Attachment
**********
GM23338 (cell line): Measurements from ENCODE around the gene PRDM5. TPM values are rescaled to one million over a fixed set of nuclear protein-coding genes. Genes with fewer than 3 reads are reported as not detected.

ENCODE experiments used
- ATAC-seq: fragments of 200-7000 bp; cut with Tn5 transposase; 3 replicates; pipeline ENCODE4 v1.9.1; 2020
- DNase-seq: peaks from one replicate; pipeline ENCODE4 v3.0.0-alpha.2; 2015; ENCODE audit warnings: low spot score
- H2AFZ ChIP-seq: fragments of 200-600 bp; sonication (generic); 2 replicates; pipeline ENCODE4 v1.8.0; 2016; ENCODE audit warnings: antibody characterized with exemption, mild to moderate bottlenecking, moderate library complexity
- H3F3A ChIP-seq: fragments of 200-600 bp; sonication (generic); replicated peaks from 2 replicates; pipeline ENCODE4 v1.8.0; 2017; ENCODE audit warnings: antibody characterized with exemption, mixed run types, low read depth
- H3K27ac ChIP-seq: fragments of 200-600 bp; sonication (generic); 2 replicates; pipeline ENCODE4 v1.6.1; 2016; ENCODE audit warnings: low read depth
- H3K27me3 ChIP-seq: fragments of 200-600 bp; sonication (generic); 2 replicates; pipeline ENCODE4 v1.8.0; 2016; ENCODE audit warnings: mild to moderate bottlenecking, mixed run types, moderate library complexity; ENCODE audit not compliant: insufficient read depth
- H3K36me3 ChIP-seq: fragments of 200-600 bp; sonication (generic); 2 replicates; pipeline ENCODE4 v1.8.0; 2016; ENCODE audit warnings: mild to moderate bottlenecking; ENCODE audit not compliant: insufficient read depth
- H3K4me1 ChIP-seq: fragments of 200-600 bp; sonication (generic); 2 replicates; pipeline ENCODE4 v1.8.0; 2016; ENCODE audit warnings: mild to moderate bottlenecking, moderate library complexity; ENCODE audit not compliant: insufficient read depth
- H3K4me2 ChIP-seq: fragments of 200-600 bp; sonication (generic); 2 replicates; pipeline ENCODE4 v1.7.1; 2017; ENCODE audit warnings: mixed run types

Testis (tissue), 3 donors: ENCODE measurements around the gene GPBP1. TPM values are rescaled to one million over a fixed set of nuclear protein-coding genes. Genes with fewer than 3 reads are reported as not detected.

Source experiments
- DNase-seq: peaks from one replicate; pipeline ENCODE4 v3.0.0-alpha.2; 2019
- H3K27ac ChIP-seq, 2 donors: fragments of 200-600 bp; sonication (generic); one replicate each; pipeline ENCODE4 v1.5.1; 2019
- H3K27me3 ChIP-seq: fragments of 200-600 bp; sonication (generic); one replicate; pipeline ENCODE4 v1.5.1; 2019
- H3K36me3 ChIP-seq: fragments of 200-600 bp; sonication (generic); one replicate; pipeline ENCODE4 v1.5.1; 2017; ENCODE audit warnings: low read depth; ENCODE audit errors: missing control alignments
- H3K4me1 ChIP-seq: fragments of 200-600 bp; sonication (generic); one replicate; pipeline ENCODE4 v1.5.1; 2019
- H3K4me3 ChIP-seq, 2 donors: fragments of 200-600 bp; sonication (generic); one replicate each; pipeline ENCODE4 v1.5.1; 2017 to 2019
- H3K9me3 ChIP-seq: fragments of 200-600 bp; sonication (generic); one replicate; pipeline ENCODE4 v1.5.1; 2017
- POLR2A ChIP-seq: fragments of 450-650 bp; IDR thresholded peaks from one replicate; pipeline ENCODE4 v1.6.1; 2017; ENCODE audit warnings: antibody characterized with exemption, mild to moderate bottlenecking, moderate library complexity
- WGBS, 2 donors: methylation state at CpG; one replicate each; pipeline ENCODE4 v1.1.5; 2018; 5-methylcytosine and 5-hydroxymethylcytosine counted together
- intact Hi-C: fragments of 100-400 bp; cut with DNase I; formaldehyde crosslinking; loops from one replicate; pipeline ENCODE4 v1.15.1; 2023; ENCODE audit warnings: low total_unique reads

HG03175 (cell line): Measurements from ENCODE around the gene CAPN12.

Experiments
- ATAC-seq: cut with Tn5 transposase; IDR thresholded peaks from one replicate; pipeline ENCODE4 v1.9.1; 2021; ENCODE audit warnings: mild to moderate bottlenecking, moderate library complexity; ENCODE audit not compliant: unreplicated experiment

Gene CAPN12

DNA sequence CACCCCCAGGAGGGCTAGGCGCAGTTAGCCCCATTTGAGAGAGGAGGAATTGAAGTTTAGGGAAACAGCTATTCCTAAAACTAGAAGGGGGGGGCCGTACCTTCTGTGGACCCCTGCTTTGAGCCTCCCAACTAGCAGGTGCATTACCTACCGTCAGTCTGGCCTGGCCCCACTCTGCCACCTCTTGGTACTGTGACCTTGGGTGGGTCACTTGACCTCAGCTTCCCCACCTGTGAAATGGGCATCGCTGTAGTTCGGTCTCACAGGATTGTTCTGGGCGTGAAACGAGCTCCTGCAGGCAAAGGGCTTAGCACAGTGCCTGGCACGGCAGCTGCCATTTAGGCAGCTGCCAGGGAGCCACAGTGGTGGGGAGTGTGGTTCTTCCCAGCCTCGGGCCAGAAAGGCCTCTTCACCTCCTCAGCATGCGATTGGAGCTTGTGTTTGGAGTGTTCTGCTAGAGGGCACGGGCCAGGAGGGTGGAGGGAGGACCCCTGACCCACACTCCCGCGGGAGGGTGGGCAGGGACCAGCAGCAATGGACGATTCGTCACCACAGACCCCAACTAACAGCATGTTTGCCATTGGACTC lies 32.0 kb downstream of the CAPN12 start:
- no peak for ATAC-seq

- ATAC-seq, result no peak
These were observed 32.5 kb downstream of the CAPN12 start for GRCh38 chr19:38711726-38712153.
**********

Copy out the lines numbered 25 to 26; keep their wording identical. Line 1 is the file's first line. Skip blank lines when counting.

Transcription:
Experiments
- ATAC-seq: cut with Tn5 transposase; IDR thresholded peaks from one replicate; pipeline ENCODE4 v1.9.1; 2021; ENCODE audit warnings: mild to moderate bottlenecking, moderate library complexity; ENCODE audit not compliant: unreplicated experiment